The subject of Metro-approved public art has drawn scrutiny, with quilters nationwide noting that historians years ago debunked the tale window-hung quilts directed black slaves to freedom along the Underground Railroad.
As reported by The City Paper, the Metro Arts Commission voted earlier this month to award a $300,000 contract to Iowa-based artist David Dahlquist to install new art along the city’s new 28th/31st Avenue Connector. Slated to go on the fencing of a new bridge crossing a rail line, the artist’s original vision was to play off different quilt patterns and stitching that supposedly guided slaves northward to freedom during the pre-Civil War South.
The story caused an immediate stir among quilt historians, who on various message boards noted one glaring issue: Universally, historians say the Underground Railroad “quilt code” theory is a farce –– a good story, but not historically true.
“It’s not historically correct at all,” Barbara Brackman, author of Facts and Fabrications: Unraveling the History of Quilts and Slavery, told The City Paper from her Lawrence, Kan., home. “It’s a myth, sort of like the idea that Betsy Ross made the first American flag and George Washington chopped down a cherry tree.”
Jen Cole, the art commission’s director, who openly discussed the artwork’s connection to the Underground Railroad last week, on Thursday directed The City Paper to a letter she sent to an American Quilt Study Group board member in response to what Cole called “several letters” about the issue.
Cole said the art –– set for installation when the connector’s construction is complete in 2013 –– would continue to have a quilt theme, but would no longer commemorate the Underground Railroad.
“We were unaware of the historical inaccuracies when we acted,” Cole said. “We basically are going to move forward with the artist, but any relationship to the Underground Railroad, or the quilt code, will be taken out.
“What we think is really most compelling is the visual metaphor of a quilt, and how it knits communities together,” she added. “We feel like that is a sound metaphor. We feel like there’s a rich tradition in Nashville –– in African-American and white communities –– of quilting. So, I think what will stay is the quilting concept.”
Cole said the commission has notified Dahlquist, the artist, about the concerns. She said the commission and artist plan to organize future community meetings to learn more about the stories, themes and symbols that resonate with 28th Avenue-area neighbors.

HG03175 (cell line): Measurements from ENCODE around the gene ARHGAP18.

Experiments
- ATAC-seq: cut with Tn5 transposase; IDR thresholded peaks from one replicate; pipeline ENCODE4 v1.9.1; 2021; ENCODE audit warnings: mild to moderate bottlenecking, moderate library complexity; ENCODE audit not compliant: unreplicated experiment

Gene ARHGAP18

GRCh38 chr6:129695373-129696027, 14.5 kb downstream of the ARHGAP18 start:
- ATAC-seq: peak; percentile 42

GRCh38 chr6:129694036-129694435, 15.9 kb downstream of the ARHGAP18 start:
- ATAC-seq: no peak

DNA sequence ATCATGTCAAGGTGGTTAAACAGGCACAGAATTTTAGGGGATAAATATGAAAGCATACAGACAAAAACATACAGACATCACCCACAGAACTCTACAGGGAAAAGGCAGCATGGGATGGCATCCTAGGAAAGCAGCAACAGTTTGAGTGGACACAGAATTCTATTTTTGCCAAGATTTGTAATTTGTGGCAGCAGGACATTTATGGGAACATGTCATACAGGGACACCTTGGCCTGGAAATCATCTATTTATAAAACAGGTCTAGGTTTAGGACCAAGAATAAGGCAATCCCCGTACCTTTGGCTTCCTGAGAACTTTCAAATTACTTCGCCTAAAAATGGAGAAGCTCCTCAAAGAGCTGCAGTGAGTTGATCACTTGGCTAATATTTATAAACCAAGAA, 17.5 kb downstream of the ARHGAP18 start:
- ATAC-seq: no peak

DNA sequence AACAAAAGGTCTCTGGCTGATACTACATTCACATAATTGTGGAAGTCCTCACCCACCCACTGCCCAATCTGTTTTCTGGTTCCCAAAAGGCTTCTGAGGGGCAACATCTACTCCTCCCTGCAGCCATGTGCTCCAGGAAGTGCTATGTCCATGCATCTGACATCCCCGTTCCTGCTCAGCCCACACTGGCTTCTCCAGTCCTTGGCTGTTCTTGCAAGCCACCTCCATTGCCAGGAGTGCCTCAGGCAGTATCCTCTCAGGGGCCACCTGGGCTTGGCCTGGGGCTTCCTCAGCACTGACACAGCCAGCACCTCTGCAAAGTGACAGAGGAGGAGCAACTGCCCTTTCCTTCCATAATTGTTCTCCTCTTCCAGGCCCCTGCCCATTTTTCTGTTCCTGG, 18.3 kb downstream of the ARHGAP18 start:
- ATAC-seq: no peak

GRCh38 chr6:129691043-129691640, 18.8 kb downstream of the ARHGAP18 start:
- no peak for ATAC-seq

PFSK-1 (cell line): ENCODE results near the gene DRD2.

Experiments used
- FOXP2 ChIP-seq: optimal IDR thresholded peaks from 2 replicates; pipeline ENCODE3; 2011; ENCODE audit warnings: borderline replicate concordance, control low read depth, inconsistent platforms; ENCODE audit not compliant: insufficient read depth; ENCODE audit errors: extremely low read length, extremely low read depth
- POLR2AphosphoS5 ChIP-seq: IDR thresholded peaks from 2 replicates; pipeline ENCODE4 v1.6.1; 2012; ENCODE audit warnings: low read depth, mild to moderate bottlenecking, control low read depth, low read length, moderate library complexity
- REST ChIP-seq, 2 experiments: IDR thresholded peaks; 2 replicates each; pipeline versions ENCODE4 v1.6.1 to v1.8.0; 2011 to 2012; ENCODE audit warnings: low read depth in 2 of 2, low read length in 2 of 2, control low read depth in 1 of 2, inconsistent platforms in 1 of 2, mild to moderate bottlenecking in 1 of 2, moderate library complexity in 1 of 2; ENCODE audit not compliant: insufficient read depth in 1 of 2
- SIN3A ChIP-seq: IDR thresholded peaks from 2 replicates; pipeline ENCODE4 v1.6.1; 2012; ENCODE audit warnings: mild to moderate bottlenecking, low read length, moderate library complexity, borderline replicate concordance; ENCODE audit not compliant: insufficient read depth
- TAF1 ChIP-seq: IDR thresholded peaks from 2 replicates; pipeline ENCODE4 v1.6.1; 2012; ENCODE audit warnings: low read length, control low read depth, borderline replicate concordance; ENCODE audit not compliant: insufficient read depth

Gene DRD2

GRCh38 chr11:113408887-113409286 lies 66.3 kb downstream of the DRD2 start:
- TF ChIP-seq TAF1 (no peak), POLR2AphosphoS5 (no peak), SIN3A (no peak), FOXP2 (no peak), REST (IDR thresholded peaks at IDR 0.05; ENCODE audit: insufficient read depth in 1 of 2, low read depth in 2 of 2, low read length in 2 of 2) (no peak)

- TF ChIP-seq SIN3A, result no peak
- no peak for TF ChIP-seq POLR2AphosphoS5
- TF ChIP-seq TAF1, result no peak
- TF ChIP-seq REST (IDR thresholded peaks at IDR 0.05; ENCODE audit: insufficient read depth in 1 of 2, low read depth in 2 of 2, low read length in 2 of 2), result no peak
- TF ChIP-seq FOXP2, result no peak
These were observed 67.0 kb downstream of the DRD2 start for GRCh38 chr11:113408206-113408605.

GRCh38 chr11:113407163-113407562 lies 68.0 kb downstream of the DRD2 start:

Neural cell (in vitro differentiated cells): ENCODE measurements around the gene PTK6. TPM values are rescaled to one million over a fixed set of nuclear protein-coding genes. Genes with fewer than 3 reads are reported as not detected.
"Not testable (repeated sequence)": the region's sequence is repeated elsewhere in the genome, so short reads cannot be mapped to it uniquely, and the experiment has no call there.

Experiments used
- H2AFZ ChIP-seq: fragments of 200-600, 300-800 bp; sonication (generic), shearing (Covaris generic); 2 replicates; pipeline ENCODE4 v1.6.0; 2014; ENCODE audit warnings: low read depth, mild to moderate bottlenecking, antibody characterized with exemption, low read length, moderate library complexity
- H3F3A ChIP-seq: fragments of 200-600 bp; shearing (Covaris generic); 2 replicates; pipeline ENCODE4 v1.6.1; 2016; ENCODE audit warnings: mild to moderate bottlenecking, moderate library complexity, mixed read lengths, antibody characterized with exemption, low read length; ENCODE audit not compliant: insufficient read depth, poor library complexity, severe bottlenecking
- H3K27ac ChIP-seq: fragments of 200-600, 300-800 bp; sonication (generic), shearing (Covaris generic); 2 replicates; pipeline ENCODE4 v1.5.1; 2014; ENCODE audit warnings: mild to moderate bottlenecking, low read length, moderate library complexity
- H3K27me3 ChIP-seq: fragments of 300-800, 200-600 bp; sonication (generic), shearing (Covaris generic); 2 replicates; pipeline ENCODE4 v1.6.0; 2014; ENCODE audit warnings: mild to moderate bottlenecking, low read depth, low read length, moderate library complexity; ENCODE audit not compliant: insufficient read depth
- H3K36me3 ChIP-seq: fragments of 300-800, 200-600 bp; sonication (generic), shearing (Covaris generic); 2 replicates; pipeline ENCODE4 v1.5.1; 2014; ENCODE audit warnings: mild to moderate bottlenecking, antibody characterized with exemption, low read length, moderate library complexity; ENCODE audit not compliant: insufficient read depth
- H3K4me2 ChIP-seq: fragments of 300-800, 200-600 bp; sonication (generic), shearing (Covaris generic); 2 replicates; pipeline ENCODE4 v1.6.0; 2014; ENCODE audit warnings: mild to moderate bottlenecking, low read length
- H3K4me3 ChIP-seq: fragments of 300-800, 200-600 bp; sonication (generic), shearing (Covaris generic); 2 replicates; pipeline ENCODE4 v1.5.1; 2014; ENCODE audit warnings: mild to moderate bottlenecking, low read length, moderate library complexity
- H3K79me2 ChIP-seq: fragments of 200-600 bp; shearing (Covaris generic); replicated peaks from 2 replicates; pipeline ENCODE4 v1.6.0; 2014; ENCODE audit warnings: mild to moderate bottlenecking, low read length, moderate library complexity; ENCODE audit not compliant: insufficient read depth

Brackman, who has penned numerous books on quilt patterns and history, said the “quilt code” narrative dates back 25 to 30 years ago. A 1999 book titled Hidden in Plain View: A Secret Story of Quilts and the Underground Railroad advanced the theory forward.
Why do people believe it? “People love a myth,” Brackman said.
“We have much evidence in peoples’ written accounts of escaping slavery,” Brackman said. “Never is there any mention of anything like a [‘quilt code’] like this ... People relied on the kindness of strangers.”
The “quilt code” has come under fire in other cities whose local governments have commissioned public art based on it.
In New York City, an eight-foot-tall Frederick Douglass statute in Central Park, planned in 2007, originally was to feature a granite quilt with squares and symbols, a tribute to the supposed secret code that aided slaves along the Underground Railroad. (See New York Times story here.)
Like the Nashville situation, historians alerted city officials to the historical inaccuracies, and the original plan was scrapped. Last week, on Sept. 20, New York officials finally erected the Douglass statue –– absent the quilt inspiration.
The Metro Arts Commission selected Dahlquist as the 28th/31st Avenue connector artist after members whittled proposals down to four finalists.
Dollars to pay for the 28th Avenue connector’s public art come from the Percent for the Arts program, a law passed during Mayor Bill Purcell’s tenure that channels 1 percent of all net proceeds of general obligation bonds issued for civic construction projects to public art.